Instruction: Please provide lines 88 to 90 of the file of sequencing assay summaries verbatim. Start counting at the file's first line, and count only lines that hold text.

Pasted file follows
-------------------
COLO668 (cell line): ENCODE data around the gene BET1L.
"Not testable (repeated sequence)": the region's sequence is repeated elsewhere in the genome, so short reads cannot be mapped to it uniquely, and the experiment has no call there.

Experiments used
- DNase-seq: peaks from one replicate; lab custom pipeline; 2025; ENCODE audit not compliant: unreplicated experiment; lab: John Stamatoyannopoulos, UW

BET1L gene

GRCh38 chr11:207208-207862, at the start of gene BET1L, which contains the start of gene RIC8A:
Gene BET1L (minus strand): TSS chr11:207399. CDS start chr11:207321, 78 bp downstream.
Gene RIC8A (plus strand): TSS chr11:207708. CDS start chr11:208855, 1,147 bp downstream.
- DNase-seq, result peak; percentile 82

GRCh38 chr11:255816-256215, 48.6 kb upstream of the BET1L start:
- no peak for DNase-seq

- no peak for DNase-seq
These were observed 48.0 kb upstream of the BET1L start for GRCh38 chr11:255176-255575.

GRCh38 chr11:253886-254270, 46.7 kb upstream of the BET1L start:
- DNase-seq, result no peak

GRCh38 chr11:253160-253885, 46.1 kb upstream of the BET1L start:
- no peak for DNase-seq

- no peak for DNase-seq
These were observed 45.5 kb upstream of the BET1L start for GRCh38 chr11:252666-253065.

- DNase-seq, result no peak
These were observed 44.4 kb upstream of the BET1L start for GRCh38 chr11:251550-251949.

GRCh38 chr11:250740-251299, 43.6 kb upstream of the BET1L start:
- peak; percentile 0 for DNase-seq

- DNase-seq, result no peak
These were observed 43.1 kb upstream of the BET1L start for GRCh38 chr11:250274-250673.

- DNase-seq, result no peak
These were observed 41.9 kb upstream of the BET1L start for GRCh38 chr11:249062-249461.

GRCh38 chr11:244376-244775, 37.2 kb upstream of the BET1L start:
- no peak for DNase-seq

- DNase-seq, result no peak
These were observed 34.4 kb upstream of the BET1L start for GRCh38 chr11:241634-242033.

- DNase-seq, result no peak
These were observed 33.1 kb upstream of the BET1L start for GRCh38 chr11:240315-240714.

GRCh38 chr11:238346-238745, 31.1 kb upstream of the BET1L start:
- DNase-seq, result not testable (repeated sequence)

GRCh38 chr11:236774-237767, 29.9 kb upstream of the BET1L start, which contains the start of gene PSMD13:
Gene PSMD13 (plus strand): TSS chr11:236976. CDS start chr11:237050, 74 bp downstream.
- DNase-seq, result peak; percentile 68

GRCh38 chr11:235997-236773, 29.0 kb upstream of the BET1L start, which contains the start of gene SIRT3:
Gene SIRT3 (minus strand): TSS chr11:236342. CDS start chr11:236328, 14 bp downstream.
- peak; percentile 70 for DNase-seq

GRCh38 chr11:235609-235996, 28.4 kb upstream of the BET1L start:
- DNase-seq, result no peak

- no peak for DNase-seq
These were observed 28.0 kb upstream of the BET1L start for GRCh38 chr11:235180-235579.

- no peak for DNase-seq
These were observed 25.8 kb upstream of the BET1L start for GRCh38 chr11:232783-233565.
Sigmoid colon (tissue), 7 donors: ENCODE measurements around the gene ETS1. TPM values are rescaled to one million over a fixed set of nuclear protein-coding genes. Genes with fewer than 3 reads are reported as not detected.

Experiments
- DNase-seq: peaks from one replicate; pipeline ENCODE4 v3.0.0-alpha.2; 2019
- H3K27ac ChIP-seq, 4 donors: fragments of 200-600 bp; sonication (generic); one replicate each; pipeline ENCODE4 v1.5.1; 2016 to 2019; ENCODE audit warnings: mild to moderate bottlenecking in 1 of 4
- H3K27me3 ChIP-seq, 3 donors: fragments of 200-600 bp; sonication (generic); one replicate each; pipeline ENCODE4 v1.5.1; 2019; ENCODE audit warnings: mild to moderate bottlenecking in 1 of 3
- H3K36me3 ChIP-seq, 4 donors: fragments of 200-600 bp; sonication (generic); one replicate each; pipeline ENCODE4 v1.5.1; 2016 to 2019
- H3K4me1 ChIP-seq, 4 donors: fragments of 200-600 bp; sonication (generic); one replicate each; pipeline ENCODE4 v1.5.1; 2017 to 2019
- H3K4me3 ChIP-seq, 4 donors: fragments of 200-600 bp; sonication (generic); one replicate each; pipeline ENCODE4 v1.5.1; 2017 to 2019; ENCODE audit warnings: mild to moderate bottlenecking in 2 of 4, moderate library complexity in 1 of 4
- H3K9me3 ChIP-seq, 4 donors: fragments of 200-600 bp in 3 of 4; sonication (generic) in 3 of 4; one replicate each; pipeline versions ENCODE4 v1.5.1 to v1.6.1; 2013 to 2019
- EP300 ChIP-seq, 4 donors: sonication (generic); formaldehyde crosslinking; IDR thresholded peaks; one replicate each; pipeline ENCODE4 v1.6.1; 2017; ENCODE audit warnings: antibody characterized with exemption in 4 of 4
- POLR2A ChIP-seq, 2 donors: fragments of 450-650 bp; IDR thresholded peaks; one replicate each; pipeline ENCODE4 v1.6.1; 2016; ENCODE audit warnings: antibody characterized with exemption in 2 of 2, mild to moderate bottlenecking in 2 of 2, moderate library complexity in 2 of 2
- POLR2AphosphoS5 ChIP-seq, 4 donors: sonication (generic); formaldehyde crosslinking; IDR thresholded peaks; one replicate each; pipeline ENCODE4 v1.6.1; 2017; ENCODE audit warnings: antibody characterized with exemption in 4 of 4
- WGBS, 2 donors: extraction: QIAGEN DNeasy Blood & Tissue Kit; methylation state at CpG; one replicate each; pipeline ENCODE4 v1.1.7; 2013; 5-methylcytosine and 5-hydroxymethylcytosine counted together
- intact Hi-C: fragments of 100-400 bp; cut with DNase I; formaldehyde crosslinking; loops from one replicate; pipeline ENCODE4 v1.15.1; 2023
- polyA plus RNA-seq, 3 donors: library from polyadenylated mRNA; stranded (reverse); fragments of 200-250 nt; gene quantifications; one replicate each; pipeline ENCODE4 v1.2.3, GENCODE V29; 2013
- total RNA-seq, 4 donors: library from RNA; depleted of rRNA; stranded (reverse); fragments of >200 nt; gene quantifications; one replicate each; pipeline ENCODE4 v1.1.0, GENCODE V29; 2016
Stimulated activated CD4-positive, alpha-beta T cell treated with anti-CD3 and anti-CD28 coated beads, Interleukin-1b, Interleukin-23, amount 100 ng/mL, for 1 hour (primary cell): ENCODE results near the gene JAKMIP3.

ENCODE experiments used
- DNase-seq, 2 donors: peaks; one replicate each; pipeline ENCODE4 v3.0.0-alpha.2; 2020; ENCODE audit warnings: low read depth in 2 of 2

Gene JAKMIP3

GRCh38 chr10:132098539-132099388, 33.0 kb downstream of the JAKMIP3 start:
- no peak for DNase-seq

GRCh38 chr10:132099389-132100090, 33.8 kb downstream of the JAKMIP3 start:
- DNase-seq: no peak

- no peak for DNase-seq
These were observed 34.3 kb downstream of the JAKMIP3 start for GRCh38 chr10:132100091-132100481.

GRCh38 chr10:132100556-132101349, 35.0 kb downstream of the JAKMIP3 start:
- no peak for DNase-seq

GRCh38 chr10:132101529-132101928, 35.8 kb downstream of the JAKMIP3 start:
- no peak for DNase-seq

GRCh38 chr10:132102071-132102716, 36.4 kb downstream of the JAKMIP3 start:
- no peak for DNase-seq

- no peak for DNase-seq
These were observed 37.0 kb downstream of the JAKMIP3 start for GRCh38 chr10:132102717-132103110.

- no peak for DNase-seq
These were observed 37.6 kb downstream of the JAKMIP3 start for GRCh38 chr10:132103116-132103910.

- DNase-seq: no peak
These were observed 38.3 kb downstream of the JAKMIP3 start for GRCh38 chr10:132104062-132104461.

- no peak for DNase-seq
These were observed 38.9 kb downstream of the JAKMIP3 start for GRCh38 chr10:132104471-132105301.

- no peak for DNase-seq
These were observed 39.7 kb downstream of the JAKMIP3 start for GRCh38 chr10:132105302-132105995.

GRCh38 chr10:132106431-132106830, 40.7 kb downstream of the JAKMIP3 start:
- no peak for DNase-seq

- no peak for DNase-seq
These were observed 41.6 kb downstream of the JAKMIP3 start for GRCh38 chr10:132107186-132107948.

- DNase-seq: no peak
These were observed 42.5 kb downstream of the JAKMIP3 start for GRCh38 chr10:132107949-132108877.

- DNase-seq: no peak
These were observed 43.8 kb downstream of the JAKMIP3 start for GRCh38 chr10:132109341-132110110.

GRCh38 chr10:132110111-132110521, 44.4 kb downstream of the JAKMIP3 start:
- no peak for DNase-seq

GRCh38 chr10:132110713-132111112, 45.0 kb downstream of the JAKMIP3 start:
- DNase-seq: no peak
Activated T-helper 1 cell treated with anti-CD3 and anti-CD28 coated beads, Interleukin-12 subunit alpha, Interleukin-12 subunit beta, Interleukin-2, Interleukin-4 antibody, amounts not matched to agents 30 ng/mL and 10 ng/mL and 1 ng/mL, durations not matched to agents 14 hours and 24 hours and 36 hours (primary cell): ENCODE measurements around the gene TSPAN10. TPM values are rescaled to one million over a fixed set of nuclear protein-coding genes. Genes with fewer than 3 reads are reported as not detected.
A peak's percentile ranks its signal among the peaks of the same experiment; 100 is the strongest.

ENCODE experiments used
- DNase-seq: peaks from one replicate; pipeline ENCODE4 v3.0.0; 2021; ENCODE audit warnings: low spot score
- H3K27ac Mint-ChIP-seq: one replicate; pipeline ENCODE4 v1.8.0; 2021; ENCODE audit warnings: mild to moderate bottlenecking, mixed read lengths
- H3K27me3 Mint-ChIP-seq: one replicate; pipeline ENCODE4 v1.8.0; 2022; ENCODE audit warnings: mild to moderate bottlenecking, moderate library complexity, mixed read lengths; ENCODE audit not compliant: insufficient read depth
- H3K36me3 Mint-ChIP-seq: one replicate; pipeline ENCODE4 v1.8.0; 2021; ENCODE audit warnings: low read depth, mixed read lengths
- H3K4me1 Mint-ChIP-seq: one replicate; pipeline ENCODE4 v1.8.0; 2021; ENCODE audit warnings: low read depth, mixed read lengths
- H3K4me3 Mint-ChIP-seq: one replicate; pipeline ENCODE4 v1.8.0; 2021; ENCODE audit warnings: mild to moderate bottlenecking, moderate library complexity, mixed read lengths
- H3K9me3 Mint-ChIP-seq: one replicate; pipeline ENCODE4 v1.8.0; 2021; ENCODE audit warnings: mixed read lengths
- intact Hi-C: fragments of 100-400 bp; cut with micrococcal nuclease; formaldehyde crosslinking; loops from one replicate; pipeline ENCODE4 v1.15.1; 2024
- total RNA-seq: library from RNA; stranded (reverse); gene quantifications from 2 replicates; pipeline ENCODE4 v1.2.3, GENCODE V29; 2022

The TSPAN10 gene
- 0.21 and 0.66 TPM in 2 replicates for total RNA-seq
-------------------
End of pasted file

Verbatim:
- no peak for DNase-seq
These were observed 39.7 kb downstream of the JAKMIP3 start for GRCh38 chr10:132105302-132105995.

GRCh38 chr10:132106431-132106830, 40.7 kb downstream of the JAKMIP3 start: